Living with Compassion

It’s been kind of a long and draining week, one in which I’ve had to say goodbye to friends and colleagues, and let go of opportunities and dreams. Loss – on all levels – is something that I, like most people, can find pretty difficult to deal with, and by the time Friday rolled around my nerves were pretty frazzled with the sheer frustration of being in a situation I couldn’t control.

Luckily, I have the honour of living with a pretty darn wonderful man, who listened to me very carefully and then reminded me of something it’s all too easy to forget – fear and the antidote to fear: compassion.

I’ll start with the fear part. Humans are afraid – it’s just part of our nature. We are afraid of being alone, of dying, of pain. It’s my personal belief that fear is such an intrinsic part of our nature that almost all the negative things we do and feel can be ascribed to fear if you peel back enough layers. We turn things down because we’re afraid that they won’t work out, that it’ll all go wrong. We’re greedy because we fear having nothing. How many negative habits and reactions are perpetuated because of one terrible experience that left us scarred? How often have we lashed out because we fear being judged and rejected?

We forget, mostly, that we’re afraid. It’s how we stay sane. But unless that fear is dealt with, it’s always underneath the surface, giving shape to our behaviour and fuelling the pain we inflict on ourselves and on others. Humans are nothing if not experts at rationalization – we can justify almost any type of behaviour with some kind of reason that sounds sensible. And it is hard to know if you’re doing the right thing sometimes. Fear of negative consequences is something I have a really hard time dealing with, and I find that it keeps me from experiencing a lot of things that I would have liked to. (For example, I was recently chatting to a friend. “I wish I’d gotten to know you sooner,” I said. “I thought you were interesting but found you pretty intimidating.” As it turned out, the friend in question thought the same thing about me…)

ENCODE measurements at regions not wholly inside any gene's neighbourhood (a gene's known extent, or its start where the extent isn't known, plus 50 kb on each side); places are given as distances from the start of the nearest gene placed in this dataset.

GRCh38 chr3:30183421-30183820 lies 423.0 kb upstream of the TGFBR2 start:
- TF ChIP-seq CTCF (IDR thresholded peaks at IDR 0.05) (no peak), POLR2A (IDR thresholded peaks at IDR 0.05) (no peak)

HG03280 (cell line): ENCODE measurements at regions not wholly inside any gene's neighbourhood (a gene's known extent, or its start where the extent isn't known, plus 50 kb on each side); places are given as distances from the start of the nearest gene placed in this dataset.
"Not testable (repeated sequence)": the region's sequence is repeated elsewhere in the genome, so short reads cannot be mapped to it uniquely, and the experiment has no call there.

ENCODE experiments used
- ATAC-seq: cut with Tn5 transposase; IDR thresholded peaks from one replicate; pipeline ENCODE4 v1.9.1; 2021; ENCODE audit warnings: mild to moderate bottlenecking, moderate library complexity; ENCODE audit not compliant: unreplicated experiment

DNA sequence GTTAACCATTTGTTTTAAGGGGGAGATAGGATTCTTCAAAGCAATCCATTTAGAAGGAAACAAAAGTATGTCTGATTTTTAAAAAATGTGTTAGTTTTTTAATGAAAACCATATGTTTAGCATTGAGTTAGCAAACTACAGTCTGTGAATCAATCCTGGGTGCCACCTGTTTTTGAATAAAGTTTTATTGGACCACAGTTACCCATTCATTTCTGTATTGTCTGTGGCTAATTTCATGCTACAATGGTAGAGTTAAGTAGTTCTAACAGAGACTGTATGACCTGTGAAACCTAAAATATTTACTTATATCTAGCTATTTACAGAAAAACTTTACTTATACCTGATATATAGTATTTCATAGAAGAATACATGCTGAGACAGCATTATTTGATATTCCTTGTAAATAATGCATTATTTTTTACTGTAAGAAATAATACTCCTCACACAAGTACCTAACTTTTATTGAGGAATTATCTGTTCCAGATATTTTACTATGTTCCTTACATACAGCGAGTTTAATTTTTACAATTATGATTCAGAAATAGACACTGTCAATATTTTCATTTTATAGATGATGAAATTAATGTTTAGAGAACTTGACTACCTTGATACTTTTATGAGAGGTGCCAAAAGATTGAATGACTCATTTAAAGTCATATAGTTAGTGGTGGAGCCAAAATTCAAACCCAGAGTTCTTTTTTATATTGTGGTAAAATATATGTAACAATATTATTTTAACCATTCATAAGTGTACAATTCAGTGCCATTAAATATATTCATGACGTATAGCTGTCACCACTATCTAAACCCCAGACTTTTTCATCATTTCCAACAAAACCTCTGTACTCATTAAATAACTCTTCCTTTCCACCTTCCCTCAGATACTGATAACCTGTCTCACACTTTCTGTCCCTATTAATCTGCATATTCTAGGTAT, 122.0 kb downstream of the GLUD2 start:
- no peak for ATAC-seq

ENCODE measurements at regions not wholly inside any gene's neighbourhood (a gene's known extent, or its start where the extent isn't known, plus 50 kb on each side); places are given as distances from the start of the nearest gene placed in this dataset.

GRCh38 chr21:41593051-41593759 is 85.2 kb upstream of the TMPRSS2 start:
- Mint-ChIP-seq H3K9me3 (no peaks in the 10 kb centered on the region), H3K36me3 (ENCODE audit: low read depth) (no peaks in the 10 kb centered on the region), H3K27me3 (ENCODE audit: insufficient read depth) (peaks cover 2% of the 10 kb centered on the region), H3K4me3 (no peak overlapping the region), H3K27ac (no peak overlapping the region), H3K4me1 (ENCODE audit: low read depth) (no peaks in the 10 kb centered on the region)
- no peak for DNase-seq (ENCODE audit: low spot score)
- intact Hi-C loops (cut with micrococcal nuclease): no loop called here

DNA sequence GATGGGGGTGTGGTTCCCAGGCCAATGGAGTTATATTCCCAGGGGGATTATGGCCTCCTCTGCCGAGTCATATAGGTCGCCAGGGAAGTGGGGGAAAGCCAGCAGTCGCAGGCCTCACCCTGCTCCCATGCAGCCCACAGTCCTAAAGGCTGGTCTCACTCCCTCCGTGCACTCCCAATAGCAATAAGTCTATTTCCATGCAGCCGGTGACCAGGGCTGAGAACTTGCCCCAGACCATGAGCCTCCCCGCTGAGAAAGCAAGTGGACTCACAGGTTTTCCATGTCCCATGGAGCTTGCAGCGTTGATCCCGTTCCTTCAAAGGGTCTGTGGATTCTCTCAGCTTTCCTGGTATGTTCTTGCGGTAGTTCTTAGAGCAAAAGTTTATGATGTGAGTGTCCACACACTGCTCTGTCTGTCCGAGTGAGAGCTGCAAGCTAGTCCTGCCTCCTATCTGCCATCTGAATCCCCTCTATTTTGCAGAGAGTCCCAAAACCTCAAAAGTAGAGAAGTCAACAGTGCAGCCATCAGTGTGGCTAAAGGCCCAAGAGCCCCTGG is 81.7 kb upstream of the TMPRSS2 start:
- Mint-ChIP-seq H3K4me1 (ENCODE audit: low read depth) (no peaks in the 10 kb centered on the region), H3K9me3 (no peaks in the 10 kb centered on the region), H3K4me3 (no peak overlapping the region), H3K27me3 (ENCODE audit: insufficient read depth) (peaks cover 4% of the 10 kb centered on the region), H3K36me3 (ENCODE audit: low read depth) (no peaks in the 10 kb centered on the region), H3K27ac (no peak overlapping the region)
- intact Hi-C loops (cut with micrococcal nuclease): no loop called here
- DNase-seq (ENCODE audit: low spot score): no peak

So how do you fix it? Be compassionate, towards yourself and others. There’s a wonderful book called The Journey by Brandon Bays which details a very practical way of dealing with your fear, but the basic gist of it is to forgive yourself for having “failed”, and knowing that you now have the mental tools to deal with something you might not have been able to. Be compassionate towards others and remember that everyone, to put it crudely, has their own shit to deal with, which you might not be aware of, no matter how close you are to them. Compassion is empathy, is forgiveness and acceptance and love. Sometimes it’s incredibly hard to be compassionate towards yourself, but it’s probably the most important skill we can master.


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